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Omicron in children: What do we know?

Keep an eye out for flu-like symptoms. However it's unfortunately hard to differentiate flu and COVID.

MINNEAPOLIS — Children's Minnesota is practically mirroring what grown-up hospitals are seeing.

"Our clinics are also just swamped," Joe Kurland said. "At Children's Minnesota we have walk-in capabilities in several of our clinics. They were 260% above capacity on Monday."

Kurland, a vaccine specialist and infection preventionist at Children's Minnesota, says if your child is showing suspected COVID symptoms the best thing to do is stay home, if you can keep them home.

"Some kids present with fever, some kids have sore throats, runny nose, cough, fatigue, body aches and just being tired. It has a wide range of symptoms," Kurland said. "Unfortunately there isn't one telltale mark to identify it from other viruses."

Kurland says he knows it's not easy to find tests right now.

"We really want folks to not to come to the emergency room unless they're having difficulty breathing, cardiac problems, or severe illnesses," Kurland said. "Contacting your doctor's office to see if there's an option to get tested through them, if there are testing options through the state, and if you're lucky enough to find those antigen tests at home, that's always an option too."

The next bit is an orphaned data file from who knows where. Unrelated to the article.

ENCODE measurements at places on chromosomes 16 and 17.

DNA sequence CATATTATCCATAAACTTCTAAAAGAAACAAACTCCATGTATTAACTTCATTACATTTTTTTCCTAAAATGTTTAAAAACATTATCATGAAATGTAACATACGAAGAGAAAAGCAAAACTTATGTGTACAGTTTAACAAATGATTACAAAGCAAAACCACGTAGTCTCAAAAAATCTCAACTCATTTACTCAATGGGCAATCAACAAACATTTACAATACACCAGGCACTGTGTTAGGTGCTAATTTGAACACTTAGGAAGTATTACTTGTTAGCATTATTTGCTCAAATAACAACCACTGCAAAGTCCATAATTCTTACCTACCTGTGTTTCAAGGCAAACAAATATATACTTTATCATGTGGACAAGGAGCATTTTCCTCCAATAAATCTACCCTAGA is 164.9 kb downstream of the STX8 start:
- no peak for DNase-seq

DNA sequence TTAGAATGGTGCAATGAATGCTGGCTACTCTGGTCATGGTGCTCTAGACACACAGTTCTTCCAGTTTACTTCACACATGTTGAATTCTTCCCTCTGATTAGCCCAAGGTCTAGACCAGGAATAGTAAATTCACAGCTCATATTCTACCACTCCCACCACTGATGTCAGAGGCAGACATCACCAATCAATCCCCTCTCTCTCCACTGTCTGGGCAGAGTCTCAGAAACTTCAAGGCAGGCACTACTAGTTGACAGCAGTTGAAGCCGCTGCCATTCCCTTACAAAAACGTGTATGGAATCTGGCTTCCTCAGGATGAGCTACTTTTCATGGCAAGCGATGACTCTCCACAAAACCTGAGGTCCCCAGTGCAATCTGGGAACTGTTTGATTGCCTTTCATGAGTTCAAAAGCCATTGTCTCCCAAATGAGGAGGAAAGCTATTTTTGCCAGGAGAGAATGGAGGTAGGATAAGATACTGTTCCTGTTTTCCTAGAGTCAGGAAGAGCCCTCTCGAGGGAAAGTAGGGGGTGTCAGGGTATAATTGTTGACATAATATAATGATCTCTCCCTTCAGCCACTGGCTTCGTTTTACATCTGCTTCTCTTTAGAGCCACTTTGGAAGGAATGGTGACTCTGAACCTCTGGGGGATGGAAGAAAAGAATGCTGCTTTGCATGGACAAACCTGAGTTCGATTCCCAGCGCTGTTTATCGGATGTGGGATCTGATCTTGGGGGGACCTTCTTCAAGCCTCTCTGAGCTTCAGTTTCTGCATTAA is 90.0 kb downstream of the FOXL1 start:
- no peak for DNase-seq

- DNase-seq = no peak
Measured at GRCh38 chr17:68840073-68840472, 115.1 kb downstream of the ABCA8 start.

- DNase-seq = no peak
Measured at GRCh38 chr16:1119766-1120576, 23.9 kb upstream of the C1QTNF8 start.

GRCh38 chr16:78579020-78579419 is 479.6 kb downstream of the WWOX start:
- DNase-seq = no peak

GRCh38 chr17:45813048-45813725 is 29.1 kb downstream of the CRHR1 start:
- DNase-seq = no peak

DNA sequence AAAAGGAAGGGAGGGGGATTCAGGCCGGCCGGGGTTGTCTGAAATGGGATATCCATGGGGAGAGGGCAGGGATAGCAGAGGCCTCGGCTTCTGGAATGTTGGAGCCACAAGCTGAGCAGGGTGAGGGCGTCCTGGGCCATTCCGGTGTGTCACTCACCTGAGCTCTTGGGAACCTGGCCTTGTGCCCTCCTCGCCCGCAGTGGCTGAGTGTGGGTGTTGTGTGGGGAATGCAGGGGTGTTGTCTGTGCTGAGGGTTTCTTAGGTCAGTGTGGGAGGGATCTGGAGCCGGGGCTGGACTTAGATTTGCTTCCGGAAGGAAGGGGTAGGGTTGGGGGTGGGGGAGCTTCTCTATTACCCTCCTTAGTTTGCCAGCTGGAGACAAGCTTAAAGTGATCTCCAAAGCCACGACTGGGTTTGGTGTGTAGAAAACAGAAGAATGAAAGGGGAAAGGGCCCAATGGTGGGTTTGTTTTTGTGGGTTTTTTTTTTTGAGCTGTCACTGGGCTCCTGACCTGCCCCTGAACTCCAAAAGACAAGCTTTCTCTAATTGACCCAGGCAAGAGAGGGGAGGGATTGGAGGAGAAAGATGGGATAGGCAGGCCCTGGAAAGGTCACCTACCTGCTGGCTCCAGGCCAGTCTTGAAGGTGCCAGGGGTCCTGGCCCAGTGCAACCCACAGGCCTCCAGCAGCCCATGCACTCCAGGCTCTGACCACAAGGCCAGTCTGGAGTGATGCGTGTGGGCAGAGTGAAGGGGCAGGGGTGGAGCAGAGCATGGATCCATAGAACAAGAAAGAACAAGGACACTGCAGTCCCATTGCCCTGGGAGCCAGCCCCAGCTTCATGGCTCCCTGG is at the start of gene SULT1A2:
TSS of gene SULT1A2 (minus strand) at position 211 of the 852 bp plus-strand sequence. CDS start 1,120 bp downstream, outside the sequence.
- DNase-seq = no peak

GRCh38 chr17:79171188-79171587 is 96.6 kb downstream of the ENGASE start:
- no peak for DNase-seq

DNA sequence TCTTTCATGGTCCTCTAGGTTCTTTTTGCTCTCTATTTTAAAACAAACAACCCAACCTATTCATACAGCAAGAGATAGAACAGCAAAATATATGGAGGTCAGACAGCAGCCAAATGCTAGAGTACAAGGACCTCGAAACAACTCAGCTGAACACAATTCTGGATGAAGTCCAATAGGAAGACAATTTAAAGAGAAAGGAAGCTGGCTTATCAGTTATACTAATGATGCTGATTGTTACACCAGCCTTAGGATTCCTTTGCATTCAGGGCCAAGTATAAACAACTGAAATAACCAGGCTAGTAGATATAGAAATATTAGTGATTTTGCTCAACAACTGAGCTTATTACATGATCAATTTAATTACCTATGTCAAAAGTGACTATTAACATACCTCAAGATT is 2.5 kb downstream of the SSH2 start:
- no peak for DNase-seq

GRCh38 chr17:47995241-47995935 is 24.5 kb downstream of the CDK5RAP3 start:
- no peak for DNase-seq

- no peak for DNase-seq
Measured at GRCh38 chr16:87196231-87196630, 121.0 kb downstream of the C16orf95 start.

Although younger children tend to fare better when it comes to respiratory illnesses, Kurland says vaccinations still remain top priorities.

"Kids that are too young to be vaccinated, make sure you're vaccinated, make sure that the parents and other families in the house are vaccinated...that the older kids, family members of those kids, if they're going to play at other people's houses, make sure they're vaccinated. If they attend daycare, do the daycares require masks, are the staff vaccinated?"

Lastly, knowing when to take your child to the hospital is key too.

"If your child has any difficulty breathing is a big one...difficult for them to catch their breath, they can't speak in full sentences. They may have a sore throat so it may be painful or difficult for them to speak, but if they're having trouble getting words out, that's not just time for the hospital but maybe even an ambulance because breathing difficulties can set on rapidly," Kurland said.

Saying we should just get it and get it over with is not a sensible thing to do at this time. Kurland says that would be a disservice to the folks who are staffing full hospitals.

"It's really going to risk overwhelming the health systems," he added. "So families, parents, even adults themselves, can help us out by taking responsibility. If they don't feel well, stay home, if you cant get tested, stay home, monitor your symptoms. If you can find a test, great, if you can't, follow CDC guidelines and stay home for that 10-day period."

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